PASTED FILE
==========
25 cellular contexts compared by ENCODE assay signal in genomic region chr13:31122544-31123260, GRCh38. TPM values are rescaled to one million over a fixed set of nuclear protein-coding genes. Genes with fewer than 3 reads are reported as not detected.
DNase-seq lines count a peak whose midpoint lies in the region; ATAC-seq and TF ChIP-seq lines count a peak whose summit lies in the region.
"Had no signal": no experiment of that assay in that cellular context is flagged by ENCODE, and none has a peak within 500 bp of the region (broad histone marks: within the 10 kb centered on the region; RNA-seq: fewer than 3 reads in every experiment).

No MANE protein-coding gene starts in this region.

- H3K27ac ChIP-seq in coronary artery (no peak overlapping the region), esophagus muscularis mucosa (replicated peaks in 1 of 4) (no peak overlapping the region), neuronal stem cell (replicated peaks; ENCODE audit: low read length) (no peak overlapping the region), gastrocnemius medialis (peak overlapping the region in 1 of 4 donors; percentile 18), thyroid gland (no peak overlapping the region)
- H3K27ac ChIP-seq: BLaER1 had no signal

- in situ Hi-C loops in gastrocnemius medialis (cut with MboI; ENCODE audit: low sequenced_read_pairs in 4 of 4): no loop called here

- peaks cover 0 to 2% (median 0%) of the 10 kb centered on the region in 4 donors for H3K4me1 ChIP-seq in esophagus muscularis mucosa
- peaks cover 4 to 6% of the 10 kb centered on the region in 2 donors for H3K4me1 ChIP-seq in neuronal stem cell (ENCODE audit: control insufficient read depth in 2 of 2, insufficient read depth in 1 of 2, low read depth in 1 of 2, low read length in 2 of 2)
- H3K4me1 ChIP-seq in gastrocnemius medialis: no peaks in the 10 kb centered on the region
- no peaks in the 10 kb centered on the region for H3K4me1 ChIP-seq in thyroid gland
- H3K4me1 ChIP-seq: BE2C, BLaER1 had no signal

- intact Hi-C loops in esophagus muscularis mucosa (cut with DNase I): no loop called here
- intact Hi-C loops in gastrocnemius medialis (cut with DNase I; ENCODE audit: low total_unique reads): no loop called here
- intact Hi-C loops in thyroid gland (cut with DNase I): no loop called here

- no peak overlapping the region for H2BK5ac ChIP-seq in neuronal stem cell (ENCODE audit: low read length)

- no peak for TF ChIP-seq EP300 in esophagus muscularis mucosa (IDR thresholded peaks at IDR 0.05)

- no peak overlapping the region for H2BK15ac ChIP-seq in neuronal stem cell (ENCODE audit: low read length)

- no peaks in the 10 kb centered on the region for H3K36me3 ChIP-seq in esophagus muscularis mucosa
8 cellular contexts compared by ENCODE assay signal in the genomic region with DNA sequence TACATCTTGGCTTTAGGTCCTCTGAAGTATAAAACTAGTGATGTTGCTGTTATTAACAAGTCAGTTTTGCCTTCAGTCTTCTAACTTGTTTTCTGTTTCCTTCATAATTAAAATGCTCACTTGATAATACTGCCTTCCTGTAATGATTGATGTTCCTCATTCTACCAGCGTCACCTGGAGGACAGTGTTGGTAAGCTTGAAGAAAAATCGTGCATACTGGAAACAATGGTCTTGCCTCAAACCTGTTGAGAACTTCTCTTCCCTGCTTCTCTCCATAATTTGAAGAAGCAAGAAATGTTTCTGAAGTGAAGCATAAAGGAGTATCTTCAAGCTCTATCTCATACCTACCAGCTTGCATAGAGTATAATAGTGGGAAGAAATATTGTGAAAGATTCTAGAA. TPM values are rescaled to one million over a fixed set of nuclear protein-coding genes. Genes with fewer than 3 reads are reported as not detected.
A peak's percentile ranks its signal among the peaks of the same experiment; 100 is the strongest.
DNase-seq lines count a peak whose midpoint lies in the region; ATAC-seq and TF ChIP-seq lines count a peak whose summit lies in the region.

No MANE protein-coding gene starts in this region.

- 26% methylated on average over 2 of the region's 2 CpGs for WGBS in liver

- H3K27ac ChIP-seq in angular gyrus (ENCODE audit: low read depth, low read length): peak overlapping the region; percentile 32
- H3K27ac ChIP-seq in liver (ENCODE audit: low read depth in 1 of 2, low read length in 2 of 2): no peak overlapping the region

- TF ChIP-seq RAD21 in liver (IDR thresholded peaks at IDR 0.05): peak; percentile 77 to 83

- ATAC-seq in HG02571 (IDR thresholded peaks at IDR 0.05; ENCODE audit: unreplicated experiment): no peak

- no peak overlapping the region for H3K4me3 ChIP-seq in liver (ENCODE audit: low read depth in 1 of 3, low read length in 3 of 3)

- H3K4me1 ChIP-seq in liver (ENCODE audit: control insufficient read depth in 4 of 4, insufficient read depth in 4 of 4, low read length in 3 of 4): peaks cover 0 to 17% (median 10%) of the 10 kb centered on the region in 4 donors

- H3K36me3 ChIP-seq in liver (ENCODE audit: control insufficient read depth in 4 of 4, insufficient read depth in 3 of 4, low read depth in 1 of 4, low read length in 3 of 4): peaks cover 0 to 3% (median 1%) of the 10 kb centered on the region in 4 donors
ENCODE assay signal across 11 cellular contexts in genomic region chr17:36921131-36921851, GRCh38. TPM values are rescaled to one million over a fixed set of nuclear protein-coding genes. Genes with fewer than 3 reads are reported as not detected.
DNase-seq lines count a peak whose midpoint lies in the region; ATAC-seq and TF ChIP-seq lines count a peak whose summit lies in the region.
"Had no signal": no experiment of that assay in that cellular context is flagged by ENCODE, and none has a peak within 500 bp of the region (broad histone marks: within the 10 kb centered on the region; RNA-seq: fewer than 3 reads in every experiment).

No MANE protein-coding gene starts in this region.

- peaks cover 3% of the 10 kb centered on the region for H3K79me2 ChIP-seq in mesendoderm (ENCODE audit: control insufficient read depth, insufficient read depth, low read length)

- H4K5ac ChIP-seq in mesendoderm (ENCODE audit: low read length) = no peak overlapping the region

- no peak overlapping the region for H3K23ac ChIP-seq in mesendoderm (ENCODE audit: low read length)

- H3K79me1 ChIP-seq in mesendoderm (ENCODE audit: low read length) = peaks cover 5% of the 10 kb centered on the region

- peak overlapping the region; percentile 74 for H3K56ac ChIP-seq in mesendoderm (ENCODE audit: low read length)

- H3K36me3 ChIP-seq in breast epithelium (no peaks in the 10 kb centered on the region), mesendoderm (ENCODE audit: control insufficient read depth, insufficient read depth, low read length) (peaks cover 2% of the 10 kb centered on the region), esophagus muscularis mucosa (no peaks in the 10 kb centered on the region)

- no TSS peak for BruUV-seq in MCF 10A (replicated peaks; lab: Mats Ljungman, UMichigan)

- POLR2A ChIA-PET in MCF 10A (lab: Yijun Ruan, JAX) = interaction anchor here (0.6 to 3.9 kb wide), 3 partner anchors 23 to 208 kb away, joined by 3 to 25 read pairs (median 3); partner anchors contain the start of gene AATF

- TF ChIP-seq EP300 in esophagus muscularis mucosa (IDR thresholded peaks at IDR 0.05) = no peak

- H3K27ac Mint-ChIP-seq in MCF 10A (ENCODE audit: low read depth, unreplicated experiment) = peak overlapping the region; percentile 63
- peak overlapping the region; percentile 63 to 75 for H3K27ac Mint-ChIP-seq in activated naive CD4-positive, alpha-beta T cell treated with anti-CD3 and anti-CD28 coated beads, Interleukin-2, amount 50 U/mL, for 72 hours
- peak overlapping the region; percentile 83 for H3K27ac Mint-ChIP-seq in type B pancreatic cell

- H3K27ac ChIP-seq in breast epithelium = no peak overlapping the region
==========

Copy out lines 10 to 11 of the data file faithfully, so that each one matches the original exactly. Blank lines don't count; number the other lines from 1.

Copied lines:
- H3K4me1 ChIP-seq in gastrocnemius medialis: no peaks in the 10 kb centered on the region
- no peaks in the 10 kb centered on the region for H3K4me1 ChIP-seq in thyroid gland